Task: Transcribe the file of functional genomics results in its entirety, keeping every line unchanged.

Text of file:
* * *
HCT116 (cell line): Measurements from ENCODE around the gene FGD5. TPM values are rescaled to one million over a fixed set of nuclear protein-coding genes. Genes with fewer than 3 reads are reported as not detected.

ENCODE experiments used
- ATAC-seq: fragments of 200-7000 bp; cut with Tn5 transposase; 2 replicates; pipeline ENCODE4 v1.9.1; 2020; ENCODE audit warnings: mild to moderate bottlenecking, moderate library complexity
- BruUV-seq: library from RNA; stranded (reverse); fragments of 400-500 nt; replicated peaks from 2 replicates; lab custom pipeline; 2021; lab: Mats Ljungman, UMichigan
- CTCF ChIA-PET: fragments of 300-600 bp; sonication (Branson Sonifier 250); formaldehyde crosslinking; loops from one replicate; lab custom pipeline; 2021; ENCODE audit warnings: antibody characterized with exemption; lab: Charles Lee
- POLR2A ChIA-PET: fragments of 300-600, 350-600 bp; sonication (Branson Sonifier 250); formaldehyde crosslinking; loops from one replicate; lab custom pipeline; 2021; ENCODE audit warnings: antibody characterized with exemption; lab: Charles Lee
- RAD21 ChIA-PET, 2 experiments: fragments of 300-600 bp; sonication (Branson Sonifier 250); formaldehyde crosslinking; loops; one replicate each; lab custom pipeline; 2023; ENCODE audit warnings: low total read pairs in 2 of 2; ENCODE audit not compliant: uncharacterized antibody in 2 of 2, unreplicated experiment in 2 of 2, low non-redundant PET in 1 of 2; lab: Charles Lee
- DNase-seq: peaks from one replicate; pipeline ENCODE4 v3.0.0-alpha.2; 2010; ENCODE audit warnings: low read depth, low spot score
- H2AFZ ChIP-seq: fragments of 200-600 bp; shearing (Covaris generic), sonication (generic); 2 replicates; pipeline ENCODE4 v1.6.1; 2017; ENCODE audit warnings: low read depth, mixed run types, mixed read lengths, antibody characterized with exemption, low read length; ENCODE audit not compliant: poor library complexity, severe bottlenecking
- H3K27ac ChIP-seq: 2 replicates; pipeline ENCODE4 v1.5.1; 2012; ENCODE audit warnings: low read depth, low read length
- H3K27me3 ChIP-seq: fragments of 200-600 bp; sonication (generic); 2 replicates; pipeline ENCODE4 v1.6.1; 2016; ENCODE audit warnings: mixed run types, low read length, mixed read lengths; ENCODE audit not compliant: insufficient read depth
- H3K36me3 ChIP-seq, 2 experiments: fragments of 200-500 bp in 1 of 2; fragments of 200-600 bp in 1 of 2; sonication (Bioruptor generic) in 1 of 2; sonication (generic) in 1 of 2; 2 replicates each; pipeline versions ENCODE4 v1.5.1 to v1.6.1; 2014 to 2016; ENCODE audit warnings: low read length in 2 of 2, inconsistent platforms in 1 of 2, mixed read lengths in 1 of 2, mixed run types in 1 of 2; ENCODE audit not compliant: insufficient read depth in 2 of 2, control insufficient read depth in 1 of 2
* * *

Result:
HCT116 (cell line): Measurements from ENCODE around the gene FGD5. TPM values are rescaled to one million over a fixed set of nuclear protein-coding genes. Genes with fewer than 3 reads are reported as not detected.

ENCODE experiments used
- ATAC-seq: fragments of 200-7000 bp; cut with Tn5 transposase; 2 replicates; pipeline ENCODE4 v1.9.1; 2020; ENCODE audit warnings: mild to moderate bottlenecking, moderate library complexity
- BruUV-seq: library from RNA; stranded (reverse); fragments of 400-500 nt; replicated peaks from 2 replicates; lab custom pipeline; 2021; lab: Mats Ljungman, UMichigan
- CTCF ChIA-PET: fragments of 300-600 bp; sonication (Branson Sonifier 250); formaldehyde crosslinking; loops from one replicate; lab custom pipeline; 2021; ENCODE audit warnings: antibody characterized with exemption; lab: Charles Lee
- POLR2A ChIA-PET: fragments of 300-600, 350-600 bp; sonication (Branson Sonifier 250); formaldehyde crosslinking; loops from one replicate; lab custom pipeline; 2021; ENCODE audit warnings: antibody characterized with exemption; lab: Charles Lee
- RAD21 ChIA-PET, 2 experiments: fragments of 300-600 bp; sonication (Branson Sonifier 250); formaldehyde crosslinking; loops; one replicate each; lab custom pipeline; 2023; ENCODE audit warnings: low total read pairs in 2 of 2; ENCODE audit not compliant: uncharacterized antibody in 2 of 2, unreplicated experiment in 2 of 2, low non-redundant PET in 1 of 2; lab: Charles Lee
- DNase-seq: peaks from one replicate; pipeline ENCODE4 v3.0.0-alpha.2; 2010; ENCODE audit warnings: low read depth, low spot score
- H2AFZ ChIP-seq: fragments of 200-600 bp; shearing (Covaris generic), sonication (generic); 2 replicates; pipeline ENCODE4 v1.6.1; 2017; ENCODE audit warnings: low read depth, mixed run types, mixed read lengths, antibody characterized with exemption, low read length; ENCODE audit not compliant: poor library complexity, severe bottlenecking
- H3K27ac ChIP-seq: 2 replicates; pipeline ENCODE4 v1.5.1; 2012; ENCODE audit warnings: low read depth, low read length
- H3K27me3 ChIP-seq: fragments of 200-600 bp; sonication (generic); 2 replicates; pipeline ENCODE4 v1.6.1; 2016; ENCODE audit warnings: mixed run types, low read length, mixed read lengths; ENCODE audit not compliant: insufficient read depth
- H3K36me3 ChIP-seq, 2 experiments: fragments of 200-500 bp in 1 of 2; fragments of 200-600 bp in 1 of 2; sonication (Bioruptor generic) in 1 of 2; sonication (generic) in 1 of 2; 2 replicates each; pipeline versions ENCODE4 v1.5.1 to v1.6.1; 2014 to 2016; ENCODE audit warnings: low read length in 2 of 2, inconsistent platforms in 1 of 2, mixed read lengths in 1 of 2, mixed run types in 1 of 2; ENCODE audit not compliant: insufficient read depth in 2 of 2, control insufficient read depth in 1 of 2